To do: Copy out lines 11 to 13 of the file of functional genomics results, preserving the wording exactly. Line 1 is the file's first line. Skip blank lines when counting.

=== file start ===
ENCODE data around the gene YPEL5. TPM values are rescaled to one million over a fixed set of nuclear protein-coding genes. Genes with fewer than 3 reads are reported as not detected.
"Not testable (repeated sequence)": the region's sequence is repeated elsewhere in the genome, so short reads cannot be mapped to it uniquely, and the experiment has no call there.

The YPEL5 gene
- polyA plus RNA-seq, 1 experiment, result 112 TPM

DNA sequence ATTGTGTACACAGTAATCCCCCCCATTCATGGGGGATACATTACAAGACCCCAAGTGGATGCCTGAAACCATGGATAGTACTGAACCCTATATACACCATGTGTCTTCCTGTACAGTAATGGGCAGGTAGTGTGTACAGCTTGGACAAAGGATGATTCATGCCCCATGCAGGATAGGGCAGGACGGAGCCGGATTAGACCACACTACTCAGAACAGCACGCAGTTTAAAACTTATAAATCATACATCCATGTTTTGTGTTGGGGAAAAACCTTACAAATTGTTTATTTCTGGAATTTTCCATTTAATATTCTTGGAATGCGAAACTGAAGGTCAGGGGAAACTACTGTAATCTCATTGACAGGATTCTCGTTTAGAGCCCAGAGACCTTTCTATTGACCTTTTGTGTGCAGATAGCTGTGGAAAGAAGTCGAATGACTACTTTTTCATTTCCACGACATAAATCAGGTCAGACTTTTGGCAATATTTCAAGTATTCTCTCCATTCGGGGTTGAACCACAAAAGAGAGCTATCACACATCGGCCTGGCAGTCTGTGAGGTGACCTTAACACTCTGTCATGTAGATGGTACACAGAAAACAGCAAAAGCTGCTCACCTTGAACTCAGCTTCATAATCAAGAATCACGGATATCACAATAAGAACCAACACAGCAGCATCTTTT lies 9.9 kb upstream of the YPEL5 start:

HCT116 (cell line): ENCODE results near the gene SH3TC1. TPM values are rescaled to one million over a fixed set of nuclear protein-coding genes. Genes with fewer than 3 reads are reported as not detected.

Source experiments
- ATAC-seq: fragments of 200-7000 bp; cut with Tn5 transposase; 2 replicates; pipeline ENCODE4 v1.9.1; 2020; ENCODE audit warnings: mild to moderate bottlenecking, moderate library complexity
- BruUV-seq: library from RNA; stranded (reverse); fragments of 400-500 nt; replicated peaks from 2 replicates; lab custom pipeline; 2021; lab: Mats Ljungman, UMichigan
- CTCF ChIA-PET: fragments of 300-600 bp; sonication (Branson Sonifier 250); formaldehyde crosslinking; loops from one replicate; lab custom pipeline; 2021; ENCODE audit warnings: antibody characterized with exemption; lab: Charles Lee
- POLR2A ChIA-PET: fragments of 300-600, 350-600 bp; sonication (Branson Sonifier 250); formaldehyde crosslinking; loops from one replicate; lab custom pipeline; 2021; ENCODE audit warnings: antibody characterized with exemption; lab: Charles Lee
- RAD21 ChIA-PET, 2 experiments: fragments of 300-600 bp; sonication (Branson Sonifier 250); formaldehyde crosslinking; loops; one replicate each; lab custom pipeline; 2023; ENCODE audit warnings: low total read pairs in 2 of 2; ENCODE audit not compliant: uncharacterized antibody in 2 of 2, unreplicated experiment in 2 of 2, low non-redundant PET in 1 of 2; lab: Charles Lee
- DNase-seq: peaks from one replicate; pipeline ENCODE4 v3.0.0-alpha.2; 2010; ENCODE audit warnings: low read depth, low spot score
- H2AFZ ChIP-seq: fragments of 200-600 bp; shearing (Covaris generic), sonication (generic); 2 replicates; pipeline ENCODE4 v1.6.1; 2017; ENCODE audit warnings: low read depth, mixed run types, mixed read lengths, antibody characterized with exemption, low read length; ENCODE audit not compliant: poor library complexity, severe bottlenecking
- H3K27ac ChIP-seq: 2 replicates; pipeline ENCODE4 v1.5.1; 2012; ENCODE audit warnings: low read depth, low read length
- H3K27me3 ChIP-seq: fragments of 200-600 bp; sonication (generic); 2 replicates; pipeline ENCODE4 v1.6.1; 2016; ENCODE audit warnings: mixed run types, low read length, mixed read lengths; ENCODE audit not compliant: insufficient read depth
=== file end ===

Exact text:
- POLR2A ChIA-PET: fragments of 300-600, 350-600 bp; sonication (Branson Sonifier 250); formaldehyde crosslinking; loops from one replicate; lab custom pipeline; 2021; ENCODE audit warnings: antibody characterized with exemption; lab: Charles Lee
- RAD21 ChIA-PET, 2 experiments: fragments of 300-600 bp; sonication (Branson Sonifier 250); formaldehyde crosslinking; loops; one replicate each; lab custom pipeline; 2023; ENCODE audit warnings: low total read pairs in 2 of 2; ENCODE audit not compliant: uncharacterized antibody in 2 of 2, unreplicated experiment in 2 of 2, low non-redundant PET in 1 of 2; lab: Charles Lee
- DNase-seq: peaks from one replicate; pipeline ENCODE4 v3.0.0-alpha.2; 2010; ENCODE audit warnings: low read depth, low spot score